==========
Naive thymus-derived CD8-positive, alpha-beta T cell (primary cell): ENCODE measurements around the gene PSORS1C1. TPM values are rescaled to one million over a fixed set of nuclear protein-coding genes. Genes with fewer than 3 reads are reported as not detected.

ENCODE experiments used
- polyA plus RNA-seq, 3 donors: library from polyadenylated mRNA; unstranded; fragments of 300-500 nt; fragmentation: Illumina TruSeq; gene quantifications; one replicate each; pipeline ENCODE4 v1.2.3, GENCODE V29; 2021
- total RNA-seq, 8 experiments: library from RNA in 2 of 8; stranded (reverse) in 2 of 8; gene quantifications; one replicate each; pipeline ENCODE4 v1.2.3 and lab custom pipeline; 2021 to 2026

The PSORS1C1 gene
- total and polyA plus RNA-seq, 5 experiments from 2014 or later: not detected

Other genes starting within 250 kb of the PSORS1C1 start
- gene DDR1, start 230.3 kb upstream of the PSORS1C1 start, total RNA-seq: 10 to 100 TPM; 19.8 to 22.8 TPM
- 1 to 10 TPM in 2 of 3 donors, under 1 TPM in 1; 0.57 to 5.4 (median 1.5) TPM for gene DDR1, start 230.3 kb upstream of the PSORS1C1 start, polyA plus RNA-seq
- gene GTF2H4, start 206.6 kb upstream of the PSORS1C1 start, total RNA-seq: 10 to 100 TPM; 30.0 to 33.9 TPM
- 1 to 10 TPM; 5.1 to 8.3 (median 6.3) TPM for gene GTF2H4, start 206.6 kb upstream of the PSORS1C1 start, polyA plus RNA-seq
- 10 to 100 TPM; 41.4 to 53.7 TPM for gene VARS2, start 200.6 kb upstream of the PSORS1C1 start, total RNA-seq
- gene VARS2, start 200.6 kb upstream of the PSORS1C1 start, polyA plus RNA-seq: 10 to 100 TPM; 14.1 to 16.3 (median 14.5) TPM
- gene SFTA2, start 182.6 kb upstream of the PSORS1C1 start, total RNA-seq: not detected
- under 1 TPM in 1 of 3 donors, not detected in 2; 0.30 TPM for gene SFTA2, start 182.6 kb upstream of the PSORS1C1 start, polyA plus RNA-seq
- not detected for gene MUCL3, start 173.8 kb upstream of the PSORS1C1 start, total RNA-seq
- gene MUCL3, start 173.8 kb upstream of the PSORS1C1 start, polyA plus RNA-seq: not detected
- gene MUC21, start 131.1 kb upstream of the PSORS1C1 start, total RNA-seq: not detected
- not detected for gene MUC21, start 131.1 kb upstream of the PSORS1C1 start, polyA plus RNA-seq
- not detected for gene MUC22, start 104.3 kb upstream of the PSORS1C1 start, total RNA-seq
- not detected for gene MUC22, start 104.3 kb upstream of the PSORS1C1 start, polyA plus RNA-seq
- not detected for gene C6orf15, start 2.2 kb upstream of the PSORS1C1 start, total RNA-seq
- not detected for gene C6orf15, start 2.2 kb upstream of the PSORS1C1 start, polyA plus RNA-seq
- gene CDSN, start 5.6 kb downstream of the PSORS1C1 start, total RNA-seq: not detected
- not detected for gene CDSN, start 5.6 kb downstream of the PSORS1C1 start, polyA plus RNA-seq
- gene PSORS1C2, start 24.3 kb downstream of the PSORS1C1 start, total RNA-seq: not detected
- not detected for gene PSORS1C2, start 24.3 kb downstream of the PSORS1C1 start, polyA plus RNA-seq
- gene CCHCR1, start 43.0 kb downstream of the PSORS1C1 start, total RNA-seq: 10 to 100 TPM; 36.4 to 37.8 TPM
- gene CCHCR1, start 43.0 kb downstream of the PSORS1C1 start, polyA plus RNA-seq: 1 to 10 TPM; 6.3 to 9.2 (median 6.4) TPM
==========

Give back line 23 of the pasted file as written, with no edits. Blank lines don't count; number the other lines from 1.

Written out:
- not detected for gene C6orf15, start 2.2 kb upstream of the PSORS1C1 start, polyA plus RNA-seq